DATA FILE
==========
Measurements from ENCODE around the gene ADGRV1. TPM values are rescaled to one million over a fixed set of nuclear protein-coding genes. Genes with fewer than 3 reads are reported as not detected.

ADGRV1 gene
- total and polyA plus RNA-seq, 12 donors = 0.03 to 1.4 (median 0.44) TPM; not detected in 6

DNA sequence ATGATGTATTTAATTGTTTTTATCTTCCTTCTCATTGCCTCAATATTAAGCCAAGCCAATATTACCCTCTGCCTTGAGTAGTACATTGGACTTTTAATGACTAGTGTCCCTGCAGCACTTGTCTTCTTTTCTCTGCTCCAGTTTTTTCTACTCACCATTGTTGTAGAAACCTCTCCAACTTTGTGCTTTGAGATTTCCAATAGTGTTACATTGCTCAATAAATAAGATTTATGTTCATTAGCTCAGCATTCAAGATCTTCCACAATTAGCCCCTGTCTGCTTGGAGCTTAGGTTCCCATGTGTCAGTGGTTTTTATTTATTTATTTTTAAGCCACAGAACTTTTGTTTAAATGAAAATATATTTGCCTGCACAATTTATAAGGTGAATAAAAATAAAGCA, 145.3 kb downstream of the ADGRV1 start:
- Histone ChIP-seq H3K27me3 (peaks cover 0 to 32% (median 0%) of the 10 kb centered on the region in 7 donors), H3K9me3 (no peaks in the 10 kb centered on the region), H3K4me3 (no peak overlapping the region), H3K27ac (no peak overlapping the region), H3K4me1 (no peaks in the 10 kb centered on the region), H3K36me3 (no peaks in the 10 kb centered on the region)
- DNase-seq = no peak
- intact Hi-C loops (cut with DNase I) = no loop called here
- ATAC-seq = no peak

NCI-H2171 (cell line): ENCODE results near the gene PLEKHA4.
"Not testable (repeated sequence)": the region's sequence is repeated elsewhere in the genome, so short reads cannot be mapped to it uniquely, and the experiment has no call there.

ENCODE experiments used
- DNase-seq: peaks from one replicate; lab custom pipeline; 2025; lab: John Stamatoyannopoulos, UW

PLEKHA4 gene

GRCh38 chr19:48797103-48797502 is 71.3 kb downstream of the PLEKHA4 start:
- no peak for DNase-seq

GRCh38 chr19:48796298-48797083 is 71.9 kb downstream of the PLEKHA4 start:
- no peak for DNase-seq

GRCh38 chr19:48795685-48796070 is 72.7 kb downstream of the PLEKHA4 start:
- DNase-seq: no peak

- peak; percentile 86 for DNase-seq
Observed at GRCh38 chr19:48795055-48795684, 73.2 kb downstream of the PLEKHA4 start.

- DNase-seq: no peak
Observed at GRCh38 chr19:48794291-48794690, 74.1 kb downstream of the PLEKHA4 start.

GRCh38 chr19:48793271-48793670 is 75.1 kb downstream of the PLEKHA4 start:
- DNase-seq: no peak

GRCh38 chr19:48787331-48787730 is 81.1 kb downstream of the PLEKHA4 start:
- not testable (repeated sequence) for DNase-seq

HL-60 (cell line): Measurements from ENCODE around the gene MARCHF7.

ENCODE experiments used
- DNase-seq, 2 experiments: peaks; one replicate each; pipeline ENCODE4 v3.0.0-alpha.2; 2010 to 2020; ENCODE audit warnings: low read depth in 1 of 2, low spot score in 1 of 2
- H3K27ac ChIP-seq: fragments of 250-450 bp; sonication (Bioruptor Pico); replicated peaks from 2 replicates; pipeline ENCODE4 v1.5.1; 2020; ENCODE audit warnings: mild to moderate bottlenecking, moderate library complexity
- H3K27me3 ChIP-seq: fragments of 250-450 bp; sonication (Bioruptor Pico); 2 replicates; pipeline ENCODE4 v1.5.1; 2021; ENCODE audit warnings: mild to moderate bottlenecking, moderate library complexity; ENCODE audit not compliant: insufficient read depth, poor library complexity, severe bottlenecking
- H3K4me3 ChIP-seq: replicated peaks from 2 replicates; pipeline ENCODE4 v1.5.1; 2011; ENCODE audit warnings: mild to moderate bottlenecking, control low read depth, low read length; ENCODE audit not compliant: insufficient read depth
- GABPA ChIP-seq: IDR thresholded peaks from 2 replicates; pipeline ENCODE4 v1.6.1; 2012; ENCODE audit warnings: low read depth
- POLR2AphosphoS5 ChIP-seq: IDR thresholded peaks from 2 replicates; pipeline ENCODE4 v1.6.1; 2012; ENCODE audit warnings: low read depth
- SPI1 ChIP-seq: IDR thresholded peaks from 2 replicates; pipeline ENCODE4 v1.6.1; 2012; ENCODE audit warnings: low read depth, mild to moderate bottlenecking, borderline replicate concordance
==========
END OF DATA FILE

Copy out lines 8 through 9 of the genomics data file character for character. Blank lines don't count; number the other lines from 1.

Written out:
- ATAC-seq = no peak

NCI-H2171 (cell line): ENCODE results near the gene PLEKHA4.